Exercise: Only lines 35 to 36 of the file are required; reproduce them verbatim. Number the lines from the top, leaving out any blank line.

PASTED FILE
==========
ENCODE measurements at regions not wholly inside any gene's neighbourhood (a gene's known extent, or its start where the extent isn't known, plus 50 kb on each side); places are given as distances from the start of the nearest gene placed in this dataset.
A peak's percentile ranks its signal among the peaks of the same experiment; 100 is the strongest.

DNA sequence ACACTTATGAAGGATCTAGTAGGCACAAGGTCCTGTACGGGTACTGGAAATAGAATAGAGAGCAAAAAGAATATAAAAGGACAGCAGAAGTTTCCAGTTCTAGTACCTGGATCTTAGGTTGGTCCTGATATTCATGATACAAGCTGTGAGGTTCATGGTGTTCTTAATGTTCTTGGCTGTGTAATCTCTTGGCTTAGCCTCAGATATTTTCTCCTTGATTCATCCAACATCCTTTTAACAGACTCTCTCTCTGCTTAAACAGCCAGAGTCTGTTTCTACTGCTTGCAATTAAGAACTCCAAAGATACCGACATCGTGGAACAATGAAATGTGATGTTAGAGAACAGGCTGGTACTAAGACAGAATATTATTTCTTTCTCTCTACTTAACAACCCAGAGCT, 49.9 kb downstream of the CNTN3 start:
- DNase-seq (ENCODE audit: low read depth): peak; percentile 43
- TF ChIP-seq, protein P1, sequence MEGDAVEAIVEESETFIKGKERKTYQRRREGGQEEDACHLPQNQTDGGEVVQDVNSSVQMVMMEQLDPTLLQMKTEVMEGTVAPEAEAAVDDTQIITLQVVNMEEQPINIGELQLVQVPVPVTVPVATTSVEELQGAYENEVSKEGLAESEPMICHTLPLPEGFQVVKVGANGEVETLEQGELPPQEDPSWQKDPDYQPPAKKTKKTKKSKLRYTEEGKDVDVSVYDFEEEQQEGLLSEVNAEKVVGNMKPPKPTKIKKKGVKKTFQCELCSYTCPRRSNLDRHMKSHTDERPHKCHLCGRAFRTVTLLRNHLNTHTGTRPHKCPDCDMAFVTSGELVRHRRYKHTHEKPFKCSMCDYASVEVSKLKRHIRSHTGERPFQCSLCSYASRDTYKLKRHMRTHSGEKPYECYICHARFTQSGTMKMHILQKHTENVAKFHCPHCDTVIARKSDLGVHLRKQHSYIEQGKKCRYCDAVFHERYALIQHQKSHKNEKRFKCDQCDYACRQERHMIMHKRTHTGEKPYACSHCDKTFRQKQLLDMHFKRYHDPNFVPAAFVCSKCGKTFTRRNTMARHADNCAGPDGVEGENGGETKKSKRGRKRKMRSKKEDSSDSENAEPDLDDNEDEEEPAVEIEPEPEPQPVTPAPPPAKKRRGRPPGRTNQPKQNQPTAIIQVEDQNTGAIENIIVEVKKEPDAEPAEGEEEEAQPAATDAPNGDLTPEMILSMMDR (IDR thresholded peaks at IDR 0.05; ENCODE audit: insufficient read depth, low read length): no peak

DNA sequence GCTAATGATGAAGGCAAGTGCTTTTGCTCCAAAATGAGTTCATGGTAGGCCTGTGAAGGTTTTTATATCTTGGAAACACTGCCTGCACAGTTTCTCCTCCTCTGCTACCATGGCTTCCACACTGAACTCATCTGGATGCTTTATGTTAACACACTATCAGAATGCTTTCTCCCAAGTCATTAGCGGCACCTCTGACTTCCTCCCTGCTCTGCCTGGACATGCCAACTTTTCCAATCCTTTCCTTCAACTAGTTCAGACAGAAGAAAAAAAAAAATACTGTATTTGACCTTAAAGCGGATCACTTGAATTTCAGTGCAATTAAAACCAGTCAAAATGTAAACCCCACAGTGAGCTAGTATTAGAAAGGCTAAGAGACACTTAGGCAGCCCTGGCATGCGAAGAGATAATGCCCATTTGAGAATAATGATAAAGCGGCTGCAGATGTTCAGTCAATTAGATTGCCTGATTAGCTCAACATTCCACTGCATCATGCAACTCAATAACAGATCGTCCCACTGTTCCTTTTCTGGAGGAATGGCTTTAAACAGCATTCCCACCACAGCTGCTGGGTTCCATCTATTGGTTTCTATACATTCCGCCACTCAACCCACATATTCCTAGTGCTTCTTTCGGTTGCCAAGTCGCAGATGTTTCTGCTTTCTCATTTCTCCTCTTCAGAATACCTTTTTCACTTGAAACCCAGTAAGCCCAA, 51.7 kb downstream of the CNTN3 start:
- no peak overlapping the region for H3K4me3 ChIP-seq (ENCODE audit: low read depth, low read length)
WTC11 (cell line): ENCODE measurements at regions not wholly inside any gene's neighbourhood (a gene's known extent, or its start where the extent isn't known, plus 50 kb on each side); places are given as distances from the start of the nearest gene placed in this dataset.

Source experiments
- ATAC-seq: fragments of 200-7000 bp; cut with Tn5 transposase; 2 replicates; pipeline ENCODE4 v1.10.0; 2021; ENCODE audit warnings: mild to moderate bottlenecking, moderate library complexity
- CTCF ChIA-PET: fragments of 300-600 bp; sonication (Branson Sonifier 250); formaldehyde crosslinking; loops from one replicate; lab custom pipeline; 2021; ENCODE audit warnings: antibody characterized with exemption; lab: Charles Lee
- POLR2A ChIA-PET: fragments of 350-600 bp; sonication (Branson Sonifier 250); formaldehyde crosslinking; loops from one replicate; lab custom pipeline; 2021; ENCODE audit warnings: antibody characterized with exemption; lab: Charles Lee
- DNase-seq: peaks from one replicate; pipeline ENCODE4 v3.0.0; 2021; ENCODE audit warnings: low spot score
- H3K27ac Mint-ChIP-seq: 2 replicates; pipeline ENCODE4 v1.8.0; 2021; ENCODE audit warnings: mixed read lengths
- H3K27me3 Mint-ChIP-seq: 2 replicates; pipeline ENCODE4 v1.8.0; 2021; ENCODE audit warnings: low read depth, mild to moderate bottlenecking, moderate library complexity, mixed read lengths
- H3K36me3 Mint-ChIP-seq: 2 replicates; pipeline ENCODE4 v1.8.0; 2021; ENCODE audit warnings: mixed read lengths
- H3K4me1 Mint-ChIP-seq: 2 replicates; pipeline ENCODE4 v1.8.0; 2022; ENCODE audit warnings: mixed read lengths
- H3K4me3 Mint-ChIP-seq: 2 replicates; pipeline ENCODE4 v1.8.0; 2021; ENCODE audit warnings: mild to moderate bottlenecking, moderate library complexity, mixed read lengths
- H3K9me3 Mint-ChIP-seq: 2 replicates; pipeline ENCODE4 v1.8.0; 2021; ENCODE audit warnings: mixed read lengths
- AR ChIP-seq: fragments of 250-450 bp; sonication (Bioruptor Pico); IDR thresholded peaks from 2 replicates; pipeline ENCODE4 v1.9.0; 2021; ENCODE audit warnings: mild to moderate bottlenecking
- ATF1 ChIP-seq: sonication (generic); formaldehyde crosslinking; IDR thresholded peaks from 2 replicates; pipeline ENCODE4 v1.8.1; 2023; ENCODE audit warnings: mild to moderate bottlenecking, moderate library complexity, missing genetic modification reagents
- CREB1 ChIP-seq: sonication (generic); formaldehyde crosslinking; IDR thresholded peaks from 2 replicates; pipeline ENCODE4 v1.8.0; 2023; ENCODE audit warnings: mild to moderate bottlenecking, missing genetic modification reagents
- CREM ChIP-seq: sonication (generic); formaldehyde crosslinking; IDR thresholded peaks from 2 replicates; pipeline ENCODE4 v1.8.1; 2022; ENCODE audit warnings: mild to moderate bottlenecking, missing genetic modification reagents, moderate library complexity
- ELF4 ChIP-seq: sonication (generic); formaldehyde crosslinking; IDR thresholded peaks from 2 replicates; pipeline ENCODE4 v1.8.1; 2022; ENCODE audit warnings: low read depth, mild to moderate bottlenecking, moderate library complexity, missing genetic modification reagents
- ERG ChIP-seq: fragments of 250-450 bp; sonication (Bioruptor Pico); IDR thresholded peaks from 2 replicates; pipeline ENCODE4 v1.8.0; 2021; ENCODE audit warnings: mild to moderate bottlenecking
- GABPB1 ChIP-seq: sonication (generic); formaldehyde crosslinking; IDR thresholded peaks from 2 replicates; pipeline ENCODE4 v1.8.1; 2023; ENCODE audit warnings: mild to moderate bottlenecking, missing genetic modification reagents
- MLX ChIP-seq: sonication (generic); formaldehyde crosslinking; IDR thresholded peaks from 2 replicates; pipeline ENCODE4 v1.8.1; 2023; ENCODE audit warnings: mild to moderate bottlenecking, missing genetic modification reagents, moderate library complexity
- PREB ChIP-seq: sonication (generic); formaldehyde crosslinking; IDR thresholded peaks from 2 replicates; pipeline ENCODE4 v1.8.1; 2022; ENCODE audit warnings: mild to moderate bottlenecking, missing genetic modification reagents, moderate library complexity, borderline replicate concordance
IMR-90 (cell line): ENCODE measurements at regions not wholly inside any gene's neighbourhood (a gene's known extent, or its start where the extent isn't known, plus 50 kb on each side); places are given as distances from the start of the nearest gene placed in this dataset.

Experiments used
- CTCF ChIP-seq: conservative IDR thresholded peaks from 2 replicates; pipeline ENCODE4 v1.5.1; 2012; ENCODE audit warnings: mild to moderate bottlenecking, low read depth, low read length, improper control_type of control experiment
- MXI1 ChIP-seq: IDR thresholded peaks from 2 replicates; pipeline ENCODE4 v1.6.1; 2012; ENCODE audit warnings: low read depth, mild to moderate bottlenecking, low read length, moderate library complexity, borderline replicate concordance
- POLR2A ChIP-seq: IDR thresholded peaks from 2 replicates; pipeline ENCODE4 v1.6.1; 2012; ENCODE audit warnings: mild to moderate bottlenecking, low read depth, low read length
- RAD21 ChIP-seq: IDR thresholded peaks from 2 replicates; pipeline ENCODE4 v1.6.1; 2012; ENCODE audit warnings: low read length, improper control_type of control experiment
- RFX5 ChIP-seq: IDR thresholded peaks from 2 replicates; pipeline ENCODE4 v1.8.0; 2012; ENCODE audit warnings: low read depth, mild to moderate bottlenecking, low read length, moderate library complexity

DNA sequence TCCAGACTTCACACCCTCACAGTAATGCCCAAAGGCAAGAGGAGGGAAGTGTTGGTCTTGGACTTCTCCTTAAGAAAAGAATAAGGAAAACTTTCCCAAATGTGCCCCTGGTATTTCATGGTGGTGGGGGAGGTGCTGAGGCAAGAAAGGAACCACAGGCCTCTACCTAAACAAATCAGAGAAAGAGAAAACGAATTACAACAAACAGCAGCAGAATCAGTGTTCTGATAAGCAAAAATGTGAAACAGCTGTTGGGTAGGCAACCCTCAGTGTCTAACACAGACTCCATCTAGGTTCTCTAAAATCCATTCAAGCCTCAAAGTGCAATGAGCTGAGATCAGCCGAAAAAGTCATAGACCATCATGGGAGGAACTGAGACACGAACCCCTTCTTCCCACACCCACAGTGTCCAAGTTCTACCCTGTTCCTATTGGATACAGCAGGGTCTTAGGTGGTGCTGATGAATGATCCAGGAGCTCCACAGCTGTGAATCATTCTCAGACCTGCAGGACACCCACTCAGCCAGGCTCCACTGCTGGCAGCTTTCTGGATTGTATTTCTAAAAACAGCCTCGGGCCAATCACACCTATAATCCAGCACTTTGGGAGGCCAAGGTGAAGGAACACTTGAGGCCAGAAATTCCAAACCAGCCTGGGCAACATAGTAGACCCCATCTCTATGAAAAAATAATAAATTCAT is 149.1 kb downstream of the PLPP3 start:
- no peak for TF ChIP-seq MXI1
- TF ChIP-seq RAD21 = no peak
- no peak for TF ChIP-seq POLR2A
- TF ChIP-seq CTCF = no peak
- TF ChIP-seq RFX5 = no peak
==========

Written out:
- RFX5 ChIP-seq: IDR thresholded peaks from 2 replicates; pipeline ENCODE4 v1.8.0; 2012; ENCODE audit warnings: low read depth, mild to moderate bottlenecking, low read length, moderate library complexity

DNA sequence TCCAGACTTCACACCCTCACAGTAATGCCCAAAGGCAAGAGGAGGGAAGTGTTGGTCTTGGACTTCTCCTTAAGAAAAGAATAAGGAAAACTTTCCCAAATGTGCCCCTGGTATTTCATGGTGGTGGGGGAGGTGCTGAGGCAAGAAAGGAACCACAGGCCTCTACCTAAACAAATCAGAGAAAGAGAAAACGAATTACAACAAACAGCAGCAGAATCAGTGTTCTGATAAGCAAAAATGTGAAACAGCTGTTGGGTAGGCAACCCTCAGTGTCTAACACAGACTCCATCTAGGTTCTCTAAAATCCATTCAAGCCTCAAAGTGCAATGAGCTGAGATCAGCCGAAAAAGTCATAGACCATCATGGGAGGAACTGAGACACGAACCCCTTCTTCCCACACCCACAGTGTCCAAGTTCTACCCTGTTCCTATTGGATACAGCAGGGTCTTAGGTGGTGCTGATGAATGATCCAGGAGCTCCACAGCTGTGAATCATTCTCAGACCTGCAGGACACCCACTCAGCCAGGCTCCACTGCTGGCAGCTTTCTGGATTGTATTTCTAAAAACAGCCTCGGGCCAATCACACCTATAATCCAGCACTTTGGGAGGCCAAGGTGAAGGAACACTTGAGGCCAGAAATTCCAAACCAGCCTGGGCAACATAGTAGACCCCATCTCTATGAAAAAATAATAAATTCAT is 149.1 kb downstream of the PLPP3 start: